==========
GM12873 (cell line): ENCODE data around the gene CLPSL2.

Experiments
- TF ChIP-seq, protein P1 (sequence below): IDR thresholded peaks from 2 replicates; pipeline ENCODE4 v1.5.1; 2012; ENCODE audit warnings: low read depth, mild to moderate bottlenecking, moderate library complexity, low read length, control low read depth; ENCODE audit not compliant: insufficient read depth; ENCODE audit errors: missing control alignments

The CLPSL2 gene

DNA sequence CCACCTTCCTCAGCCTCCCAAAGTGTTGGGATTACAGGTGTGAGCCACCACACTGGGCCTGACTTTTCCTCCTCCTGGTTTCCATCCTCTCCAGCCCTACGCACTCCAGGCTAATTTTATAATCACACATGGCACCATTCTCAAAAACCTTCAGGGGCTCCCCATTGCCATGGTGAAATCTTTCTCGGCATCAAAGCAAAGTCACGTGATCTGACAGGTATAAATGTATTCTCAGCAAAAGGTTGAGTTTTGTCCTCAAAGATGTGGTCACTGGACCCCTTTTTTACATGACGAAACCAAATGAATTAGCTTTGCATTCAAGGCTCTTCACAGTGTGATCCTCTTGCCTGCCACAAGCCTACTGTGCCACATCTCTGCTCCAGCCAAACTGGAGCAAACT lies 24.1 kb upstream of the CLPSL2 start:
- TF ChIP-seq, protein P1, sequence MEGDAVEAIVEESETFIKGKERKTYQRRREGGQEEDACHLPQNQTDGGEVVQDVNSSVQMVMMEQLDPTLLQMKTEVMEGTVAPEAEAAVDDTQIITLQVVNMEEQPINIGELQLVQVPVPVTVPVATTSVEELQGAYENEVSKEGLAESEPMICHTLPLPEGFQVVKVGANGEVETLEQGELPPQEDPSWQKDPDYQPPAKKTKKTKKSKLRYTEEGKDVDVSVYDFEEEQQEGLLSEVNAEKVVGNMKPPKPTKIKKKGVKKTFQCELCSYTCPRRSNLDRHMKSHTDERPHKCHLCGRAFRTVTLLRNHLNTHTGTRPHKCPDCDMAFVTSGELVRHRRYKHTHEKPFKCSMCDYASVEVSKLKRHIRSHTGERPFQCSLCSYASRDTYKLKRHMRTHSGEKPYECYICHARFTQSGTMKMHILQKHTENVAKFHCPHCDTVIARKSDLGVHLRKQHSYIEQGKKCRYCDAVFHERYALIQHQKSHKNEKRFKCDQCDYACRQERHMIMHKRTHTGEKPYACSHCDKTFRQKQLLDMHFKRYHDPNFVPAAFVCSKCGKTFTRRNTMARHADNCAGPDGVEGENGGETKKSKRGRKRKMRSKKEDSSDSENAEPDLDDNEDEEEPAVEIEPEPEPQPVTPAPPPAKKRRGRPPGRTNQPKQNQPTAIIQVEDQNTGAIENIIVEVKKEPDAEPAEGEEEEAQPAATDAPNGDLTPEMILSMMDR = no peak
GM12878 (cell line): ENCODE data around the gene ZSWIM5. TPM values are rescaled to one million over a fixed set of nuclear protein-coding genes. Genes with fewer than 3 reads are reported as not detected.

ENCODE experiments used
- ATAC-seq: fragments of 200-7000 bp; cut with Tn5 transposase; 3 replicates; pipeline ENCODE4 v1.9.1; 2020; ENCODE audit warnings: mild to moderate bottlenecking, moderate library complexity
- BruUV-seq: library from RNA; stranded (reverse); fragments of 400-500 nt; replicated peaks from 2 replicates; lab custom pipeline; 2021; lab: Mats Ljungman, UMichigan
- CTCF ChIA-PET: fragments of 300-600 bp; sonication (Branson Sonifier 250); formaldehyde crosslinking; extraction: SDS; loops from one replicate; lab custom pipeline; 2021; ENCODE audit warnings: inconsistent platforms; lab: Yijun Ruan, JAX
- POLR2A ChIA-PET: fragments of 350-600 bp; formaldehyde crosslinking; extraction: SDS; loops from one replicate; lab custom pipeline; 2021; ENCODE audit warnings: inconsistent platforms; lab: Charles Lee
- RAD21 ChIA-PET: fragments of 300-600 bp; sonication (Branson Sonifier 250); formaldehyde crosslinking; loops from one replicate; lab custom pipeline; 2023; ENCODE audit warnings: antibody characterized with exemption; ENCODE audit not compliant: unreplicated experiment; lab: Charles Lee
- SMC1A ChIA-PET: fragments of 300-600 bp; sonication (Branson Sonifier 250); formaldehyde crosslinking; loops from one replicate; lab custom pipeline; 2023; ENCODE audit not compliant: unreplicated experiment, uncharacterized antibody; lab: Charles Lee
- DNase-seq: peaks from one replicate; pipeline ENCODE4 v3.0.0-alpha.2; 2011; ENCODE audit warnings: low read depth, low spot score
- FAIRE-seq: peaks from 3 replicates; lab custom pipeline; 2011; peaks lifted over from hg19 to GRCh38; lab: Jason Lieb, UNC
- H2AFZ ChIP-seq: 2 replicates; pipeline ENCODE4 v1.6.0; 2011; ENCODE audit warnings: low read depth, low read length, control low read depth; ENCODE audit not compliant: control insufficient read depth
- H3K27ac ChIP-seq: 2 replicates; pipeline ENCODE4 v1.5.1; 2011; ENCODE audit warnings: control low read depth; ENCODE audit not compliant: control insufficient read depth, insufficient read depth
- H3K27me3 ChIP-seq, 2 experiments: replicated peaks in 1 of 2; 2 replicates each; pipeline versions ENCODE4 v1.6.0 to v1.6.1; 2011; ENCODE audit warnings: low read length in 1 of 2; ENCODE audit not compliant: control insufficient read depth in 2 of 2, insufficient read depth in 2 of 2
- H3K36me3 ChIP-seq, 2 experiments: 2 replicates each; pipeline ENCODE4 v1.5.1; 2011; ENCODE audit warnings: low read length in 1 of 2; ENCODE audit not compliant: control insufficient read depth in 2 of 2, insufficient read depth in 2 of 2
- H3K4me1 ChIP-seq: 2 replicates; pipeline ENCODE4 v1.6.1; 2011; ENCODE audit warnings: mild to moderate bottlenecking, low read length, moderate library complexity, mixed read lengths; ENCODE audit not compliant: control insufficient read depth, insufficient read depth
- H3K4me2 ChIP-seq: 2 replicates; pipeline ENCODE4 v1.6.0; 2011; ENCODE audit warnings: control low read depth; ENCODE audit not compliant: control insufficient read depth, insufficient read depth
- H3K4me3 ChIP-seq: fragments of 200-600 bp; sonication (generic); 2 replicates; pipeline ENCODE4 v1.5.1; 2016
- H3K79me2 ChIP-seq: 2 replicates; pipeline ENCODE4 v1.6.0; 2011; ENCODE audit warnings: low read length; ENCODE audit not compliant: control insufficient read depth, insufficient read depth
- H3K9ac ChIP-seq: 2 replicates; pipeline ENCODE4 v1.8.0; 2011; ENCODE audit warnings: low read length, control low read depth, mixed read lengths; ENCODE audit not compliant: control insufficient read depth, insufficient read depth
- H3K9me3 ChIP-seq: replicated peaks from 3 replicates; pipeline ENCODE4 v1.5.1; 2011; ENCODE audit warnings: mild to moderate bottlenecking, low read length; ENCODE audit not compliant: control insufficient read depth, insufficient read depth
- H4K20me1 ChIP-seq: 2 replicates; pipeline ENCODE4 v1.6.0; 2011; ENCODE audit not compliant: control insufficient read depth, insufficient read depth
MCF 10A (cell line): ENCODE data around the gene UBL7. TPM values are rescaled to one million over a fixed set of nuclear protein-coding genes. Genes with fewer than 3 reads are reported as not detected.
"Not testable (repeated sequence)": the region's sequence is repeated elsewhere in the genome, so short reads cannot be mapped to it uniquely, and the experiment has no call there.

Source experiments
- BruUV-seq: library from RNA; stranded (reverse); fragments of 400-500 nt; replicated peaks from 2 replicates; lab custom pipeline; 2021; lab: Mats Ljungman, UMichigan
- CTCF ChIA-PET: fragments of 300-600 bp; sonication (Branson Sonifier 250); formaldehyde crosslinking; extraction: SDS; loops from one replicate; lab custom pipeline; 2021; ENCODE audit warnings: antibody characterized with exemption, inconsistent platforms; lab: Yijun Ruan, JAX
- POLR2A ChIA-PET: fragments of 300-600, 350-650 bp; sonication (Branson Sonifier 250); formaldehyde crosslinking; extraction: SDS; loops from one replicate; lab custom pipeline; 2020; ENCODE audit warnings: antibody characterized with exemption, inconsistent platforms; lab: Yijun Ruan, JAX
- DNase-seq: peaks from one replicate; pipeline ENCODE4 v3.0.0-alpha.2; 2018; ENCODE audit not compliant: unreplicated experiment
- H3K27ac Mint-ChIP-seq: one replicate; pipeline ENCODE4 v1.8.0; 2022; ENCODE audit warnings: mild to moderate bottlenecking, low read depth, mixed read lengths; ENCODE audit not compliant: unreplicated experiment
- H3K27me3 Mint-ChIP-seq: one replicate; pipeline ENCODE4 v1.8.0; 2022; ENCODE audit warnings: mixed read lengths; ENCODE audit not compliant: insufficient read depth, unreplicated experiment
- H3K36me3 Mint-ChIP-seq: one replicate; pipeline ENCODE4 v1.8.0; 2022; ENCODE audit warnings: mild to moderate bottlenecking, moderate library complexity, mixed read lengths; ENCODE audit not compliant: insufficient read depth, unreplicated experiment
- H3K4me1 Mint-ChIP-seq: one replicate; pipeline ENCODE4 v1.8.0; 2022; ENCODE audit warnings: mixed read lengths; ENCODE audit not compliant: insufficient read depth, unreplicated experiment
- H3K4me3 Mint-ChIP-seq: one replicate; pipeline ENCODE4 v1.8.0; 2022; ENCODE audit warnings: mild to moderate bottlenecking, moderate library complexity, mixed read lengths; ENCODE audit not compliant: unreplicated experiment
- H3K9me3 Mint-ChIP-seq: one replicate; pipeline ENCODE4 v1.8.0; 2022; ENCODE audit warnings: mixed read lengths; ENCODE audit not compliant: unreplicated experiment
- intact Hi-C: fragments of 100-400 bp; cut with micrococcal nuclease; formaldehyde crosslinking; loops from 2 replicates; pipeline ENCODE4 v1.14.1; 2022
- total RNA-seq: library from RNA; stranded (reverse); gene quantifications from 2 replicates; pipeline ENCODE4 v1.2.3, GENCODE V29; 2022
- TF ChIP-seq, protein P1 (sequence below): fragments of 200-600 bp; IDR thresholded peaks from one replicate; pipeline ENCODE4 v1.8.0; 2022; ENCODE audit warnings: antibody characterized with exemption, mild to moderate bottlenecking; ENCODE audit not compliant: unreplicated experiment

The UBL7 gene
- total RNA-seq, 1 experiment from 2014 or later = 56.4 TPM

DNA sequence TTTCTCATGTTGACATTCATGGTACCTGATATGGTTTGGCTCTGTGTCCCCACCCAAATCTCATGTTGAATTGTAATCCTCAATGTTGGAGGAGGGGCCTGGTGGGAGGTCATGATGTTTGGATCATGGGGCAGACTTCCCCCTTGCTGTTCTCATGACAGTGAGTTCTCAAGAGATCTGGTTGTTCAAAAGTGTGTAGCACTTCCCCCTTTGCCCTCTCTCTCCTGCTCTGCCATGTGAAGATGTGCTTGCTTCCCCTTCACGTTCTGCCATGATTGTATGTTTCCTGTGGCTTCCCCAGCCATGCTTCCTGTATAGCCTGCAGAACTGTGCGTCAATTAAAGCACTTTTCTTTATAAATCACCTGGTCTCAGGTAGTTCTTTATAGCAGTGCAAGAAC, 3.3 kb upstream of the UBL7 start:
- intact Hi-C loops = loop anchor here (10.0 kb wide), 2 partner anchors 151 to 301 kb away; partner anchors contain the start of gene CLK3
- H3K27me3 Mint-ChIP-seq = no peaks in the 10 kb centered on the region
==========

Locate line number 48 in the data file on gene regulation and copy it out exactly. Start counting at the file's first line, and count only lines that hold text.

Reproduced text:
- H3K27me3 Mint-ChIP-seq = no peaks in the 10 kb centered on the region